After a year of falling sales, Champagne houses is hoping New Year’s Eve cork popping will bring life back to the ailing industry.
The Champagne industry is reeling from a combination of a decade-long slide in domestic demand, British drinkers turning to cheaper alternatives and the threat of 100% tariffs from the US.
In 2018, sales in France fell by 6.5 million bottles and there are signs that this year may have been even worse.
French supermarkets usually hold two-for-one promotions ahead of the festive season to boost sales, but a new law aimed at raising prices for farmers barred retailers from offering their usual deals.
According to Nielsen, that contributed to a 34% slump in Champagne sales during retailers’ autumn wine fairs.
Sales of sparkling wine are also gaining traction in France. While Champagne sales volumes in supermarkets fell 3.5% in 2018, Spanish Cava and Italian Prosecco jumped 58%, according to data from Symphony IRI published by FranceAgriMer.
Brits ditch expensive bubbles
Figures released by the Wine and Spirit Trade Association in the UK have shown the first drop in sales in the sparkling wine market since 2012 when its records began.
Demand for premium champagne has been hit the hardest, with sales falling by 28% from about 18 million to 13 million bottles in the last recorded 12 months, worth £613million.
This compares to the market peak in 2016, when more than 23 million bottles were sold at a value of about £753million.
WSTA said a rise in wine duty in February had taken its toll, while younger people were generally choosing to drink less.
Tariffs loom in the US
Unless there is a major breakthrough in trade negotiations with France, the Trump administration is preparing to raise tariffs on a host of French products — including cheeses, wines and Champagne — by mid-January.
The move may result in a 100% tax increase on France’s key exports.
It comes in response to a pending digital tax imposed by Paris on companies such as American giants Google, Facebook and Amazon.
The US move would severely affect the French wine industry, with its sparkling wine varieties amounting to more than $775 million in exports to the United States each year alone.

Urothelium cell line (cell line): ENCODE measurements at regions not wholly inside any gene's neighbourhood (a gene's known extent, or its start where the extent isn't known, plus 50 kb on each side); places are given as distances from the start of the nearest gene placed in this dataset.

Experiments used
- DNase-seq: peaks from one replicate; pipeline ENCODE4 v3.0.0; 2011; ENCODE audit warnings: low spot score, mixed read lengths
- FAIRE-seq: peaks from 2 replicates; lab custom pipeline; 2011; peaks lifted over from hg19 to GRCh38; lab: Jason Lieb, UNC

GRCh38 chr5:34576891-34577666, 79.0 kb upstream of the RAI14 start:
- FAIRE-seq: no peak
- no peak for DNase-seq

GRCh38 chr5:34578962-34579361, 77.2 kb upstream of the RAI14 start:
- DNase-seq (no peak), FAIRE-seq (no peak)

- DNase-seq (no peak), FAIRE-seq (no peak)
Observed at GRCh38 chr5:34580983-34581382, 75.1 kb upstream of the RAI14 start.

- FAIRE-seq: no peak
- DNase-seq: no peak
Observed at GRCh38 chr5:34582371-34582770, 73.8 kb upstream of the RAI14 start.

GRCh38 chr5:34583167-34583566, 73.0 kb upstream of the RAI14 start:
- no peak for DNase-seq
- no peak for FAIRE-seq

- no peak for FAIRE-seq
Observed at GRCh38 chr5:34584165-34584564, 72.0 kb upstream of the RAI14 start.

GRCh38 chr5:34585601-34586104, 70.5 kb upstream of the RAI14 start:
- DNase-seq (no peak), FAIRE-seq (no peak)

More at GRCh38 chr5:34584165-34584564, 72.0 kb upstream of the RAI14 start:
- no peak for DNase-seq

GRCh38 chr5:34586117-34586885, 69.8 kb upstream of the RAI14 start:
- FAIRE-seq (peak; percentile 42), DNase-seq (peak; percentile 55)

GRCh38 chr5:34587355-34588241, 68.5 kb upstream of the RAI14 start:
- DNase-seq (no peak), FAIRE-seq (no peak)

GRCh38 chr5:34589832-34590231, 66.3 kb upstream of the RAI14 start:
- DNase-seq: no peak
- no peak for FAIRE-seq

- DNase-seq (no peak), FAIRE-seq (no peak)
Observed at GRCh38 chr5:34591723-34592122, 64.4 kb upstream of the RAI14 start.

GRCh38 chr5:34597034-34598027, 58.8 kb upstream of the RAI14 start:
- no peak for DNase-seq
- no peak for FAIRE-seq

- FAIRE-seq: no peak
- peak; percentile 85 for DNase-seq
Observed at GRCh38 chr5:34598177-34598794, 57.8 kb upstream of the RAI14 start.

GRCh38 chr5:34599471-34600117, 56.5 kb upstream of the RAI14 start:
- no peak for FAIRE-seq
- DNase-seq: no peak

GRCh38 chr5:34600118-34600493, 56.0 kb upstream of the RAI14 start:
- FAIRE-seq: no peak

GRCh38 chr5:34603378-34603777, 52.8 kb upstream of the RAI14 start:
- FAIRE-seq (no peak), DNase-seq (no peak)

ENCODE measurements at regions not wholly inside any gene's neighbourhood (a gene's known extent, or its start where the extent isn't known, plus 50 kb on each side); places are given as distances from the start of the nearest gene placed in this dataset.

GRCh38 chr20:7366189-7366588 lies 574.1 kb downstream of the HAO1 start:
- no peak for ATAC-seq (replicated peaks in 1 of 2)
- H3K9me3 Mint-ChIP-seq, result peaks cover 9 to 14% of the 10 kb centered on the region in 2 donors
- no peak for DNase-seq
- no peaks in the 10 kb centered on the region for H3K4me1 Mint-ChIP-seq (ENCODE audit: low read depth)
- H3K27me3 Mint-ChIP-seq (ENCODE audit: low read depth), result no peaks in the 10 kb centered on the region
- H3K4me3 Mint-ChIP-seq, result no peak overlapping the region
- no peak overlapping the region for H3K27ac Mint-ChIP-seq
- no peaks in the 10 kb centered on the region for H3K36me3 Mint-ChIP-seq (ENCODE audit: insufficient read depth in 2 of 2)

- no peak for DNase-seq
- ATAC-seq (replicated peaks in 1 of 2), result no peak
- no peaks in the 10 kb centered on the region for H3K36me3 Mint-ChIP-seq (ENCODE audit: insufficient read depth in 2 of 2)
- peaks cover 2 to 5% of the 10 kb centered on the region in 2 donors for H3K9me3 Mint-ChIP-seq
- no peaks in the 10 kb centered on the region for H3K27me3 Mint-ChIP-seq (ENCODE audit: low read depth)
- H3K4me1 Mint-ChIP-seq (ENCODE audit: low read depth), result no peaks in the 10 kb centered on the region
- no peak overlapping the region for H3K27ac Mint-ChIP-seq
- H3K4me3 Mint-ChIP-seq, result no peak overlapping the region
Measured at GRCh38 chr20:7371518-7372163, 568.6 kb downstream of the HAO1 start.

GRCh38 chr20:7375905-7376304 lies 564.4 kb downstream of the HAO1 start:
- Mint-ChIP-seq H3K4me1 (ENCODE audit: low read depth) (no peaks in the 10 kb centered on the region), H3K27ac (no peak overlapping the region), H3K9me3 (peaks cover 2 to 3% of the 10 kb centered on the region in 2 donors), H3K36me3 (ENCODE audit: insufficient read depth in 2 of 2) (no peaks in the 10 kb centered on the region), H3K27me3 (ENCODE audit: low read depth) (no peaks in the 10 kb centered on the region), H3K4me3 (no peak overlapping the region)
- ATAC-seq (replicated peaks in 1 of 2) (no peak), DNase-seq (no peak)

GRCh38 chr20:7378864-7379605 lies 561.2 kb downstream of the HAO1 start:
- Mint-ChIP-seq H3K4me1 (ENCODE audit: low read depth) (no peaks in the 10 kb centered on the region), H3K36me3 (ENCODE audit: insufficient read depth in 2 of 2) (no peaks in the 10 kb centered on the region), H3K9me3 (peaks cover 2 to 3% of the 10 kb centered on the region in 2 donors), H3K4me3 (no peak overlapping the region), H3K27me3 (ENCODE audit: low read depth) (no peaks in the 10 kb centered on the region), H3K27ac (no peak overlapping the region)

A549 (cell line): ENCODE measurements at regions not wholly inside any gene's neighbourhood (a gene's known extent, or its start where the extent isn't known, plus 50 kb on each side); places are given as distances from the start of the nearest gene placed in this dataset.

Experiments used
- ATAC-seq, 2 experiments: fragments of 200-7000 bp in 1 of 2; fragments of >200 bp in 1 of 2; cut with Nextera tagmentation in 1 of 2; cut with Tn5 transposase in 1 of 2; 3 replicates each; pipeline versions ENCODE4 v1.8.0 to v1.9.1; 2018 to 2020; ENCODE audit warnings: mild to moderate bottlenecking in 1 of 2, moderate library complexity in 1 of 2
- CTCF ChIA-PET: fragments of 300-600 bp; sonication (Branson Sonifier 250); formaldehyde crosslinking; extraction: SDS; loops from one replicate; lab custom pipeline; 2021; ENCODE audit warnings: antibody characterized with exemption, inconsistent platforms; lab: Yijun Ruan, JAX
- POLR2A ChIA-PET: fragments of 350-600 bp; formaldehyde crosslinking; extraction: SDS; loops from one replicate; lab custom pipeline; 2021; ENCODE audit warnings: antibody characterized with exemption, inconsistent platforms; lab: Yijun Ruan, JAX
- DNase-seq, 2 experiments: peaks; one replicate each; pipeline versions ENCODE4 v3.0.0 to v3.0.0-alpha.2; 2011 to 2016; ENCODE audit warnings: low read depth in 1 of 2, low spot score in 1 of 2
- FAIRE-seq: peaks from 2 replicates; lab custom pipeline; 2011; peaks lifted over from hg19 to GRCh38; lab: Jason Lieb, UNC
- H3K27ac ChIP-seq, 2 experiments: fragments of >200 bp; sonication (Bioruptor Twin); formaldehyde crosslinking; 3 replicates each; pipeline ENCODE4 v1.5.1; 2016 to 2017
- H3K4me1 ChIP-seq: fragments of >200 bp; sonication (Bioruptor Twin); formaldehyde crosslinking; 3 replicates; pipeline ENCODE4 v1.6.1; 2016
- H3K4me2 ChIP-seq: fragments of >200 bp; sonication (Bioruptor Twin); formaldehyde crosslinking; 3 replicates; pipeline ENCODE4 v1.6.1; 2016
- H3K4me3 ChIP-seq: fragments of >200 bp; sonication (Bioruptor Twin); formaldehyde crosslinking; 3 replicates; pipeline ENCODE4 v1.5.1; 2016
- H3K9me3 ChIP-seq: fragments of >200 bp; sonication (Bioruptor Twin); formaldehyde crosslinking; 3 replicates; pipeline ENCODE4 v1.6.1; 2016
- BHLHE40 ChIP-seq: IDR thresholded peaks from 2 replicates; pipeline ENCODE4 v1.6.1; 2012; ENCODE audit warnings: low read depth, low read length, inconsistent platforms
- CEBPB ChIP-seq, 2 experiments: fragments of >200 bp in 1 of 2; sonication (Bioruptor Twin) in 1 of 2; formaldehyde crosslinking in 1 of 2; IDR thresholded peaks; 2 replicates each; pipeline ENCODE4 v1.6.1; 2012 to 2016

In October, the US imposed a 25% tariff on wines and other products from France, Germany, Spain and Britain. However, this measure did not apply to wines over 14% alcohol or to sparkling wines.
Aussies drank 150,000 fewer bottles of Champagne last year
Champagne sales dipped 1.8% in Australia in 2018.
“Moet & Chandon and Veuve Clicquot comprise the other two major brands among the ‘Big 3’ which collectively account for 68% of white champagne varietal sales,” said IRI Insights Director Daniel Bone “Annual declines recorded by all three top selling brands – and Champagne’s top three selling SKUs which are aligned to each of the ‘Big 3’ – has contributed to the overall declines currently recorded in retail liquor champagne sales.”
John Noble at the Champagne Bureau, which represents the Comité in Australia, told The Australian a softer economy was hurting sales.
“In line with our economy, it is down 1.8% in total bottles, and the value is a bit down as well — it’s a difference of 150,000 bottles’’ he said.
According to a report by the Comité earlier this year, some of the reasons for the decline were unfavourable exchange rates, falling housing prices and the slowdown in the Chinese economy, which has had a negative impact on the Australian market.
Australia was once one of the fastest-growing regions for champagne sales, with 134% volume growth in the past 10 years.
Despite the drop, we’re still the sixth-biggest consumer of bubbly in the world. We drink more than the Italians, twice as much as the Spanish, and four times more than the Russians.